Sen. John McCain was laid to rest at the U.S. Naval Academy on Sunday, his body returning to the bucolic campus on the edge of the Severn River that launched his career of service to the country six decades ago.
The small, private ceremony under the landmark copper dome of the academy’s chapel capped several days of services for the Arizona Republican, who was eulogized by two former presidents over the weekend and who drew much of official Washington to his side on Friday as he lay in state in the U.S. Capitol.
A hearse carrying McCain’s casket rolled slowly through a crowd of several hundred people outside the academy Sunday afternoon. Some held elaborate signs with photos of McCain. One proclaimed the senator was “all Trump is not.” Another, written with a marker on yellow construction paper, said only “thank you.”
Ann Hewitt, an 80-year-old Annapolis woman, stood silently with a U.S. flag in one hand and the arm of a friend in the other as the motorcade passed, McCain’s flag-draped casket visible through the window of the hearse. Like McCain, Hewitt’s husband flew missions in Vietnam.
McCain’s motorcade cut through a silent crowd, which poured into the street behind him. Only after the last vehicle in the procession passed the gate of the academy did the crowd erupt into applause and, for some, tears.
“I’m glad I was here,” Hewitt said in almost a whisper. “I just couldn’t not be here.”
McCain’s burial, closed to reporters and the public, was the final stop in a days-long wave of ceremonies honoring the former Naval aviator, Vietnam POW, senator and Republican presidential nominee. The memorials provided a rare opportunity for the country to reflect on the civility McCain espoused during his three decades in the Senate.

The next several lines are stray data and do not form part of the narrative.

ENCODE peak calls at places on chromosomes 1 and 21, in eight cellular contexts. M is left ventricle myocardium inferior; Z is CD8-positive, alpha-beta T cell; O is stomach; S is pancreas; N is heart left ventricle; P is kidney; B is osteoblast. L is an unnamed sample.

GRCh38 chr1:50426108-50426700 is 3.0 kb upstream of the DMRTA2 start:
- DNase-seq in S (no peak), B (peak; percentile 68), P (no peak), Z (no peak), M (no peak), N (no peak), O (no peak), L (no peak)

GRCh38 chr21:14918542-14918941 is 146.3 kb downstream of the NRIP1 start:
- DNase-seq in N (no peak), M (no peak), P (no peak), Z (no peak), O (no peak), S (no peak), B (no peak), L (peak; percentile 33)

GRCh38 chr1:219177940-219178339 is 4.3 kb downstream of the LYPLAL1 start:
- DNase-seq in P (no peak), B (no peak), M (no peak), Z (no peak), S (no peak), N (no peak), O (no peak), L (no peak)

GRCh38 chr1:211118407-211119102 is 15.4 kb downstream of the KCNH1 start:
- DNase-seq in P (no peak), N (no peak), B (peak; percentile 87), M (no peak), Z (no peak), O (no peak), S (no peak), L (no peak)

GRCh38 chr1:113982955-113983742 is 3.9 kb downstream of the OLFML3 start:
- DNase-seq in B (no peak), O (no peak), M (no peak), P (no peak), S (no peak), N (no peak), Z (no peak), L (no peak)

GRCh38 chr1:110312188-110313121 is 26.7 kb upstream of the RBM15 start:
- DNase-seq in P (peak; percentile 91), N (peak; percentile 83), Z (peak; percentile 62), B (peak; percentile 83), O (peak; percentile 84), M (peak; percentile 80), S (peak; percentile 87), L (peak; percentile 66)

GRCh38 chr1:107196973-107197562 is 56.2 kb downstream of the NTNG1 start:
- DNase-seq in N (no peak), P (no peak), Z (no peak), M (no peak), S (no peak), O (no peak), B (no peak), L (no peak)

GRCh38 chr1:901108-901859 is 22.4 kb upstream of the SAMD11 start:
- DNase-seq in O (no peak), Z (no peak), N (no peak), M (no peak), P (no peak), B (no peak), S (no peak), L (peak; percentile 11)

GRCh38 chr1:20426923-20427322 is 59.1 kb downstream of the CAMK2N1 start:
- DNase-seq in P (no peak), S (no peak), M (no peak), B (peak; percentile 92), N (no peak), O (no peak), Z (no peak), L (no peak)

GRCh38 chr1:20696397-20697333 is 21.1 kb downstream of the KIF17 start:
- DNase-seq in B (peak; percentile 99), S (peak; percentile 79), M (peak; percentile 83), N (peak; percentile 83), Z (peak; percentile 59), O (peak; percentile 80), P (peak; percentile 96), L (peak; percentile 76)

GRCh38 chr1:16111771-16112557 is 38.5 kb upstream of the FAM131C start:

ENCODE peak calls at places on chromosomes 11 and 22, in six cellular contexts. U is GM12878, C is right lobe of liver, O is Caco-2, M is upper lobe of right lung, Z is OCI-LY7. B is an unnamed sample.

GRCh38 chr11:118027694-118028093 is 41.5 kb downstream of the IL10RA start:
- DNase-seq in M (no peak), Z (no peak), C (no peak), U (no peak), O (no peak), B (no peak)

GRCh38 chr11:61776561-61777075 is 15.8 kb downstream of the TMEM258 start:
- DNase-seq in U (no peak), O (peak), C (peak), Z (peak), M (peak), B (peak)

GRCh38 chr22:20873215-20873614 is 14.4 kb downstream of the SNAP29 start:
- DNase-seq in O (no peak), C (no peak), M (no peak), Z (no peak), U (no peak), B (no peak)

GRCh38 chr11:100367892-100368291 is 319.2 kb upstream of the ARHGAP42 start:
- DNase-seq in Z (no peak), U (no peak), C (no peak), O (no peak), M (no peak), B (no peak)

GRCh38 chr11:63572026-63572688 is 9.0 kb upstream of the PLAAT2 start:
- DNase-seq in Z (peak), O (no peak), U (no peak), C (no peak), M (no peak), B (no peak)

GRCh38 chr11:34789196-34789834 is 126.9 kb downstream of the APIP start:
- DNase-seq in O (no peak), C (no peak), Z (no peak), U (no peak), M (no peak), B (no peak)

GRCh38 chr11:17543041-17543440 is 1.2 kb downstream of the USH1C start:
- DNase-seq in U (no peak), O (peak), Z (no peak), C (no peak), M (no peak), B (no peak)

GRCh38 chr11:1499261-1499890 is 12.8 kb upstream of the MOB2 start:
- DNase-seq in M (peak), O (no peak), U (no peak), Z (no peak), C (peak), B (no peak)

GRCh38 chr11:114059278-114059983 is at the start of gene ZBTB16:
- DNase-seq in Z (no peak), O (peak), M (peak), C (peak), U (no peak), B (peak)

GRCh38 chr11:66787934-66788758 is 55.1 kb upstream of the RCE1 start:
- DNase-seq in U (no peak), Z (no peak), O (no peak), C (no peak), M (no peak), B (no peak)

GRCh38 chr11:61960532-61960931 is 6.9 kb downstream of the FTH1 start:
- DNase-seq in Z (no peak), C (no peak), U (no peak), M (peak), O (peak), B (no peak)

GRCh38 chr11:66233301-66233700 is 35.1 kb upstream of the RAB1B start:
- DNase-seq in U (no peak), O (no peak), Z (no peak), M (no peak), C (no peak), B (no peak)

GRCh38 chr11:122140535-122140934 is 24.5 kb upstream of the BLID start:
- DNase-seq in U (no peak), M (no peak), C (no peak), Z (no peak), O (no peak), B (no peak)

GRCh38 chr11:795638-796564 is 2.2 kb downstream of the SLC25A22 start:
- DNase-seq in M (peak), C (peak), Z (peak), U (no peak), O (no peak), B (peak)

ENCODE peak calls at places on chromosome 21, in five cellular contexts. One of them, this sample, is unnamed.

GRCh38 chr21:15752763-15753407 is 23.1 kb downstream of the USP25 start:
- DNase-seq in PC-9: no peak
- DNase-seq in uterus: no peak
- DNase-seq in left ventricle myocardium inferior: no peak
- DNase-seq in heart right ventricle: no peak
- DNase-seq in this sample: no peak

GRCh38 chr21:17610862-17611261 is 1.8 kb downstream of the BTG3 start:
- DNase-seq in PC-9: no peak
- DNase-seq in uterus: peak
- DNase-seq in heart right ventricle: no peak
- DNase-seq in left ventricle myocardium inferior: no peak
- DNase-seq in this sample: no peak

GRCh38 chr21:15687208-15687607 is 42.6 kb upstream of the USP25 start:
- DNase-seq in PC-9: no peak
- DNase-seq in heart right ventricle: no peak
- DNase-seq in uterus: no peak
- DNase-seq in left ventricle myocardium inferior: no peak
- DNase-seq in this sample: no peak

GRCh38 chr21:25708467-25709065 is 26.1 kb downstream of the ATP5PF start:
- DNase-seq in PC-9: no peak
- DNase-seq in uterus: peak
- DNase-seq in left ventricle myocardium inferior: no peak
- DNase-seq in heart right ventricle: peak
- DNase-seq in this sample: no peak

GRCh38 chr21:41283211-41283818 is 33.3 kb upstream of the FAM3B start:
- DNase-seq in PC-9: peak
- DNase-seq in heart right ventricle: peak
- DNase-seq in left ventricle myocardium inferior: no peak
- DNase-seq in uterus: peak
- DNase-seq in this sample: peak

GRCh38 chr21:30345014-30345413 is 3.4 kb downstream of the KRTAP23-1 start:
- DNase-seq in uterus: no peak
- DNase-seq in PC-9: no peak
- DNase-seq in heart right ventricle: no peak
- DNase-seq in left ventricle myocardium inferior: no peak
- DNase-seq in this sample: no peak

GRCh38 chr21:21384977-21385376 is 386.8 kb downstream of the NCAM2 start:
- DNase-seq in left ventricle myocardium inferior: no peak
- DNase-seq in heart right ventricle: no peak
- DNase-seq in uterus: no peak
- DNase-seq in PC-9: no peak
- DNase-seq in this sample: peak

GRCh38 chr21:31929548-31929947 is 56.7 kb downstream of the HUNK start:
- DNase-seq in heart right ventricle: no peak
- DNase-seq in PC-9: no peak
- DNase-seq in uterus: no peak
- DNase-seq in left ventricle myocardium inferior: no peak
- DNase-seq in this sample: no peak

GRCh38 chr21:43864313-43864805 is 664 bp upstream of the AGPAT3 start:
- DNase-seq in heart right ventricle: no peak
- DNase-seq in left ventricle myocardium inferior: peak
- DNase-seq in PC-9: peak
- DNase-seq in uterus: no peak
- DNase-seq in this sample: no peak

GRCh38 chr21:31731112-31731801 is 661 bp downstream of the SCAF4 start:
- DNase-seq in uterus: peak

“John McCain, no matter what position he took, always figured out a way to build a bridge,” Ohio Gov. John Kasich said on CBS’s “Face the Nation.”
“There’ll never be another John McCain,” he said.
Former Secretary of State John Kerry, also appearing on CBS, said McCain was a “better angel of the American value system” who would reach across the aisle.
Surrounded by his family, friends and fellow members of the Naval Academy Class of 1958, McCain was buried alongside Charles “Chuck” Larson, a lifelong friend who also flew missions over Vietnam and rose to the pinnacle of political power in Washington as a naval aide to President Richard Nixon.
The burial was private, and the academy suspended tours and access to members of the public who did not have military identification. A military jet flew low and fast over Annapolis about two hours after the services were scheduled to begin.
McCain was a regular fixture at the academy, telling a group of midshipmen last year that he learned the “meaning and responsibilities of honor” at the elite school, despite a rebellious reputation — and a flood of demerits — that helped to cultivate his later standing as a “maverick.”
Click here to read more.
Source: USA Today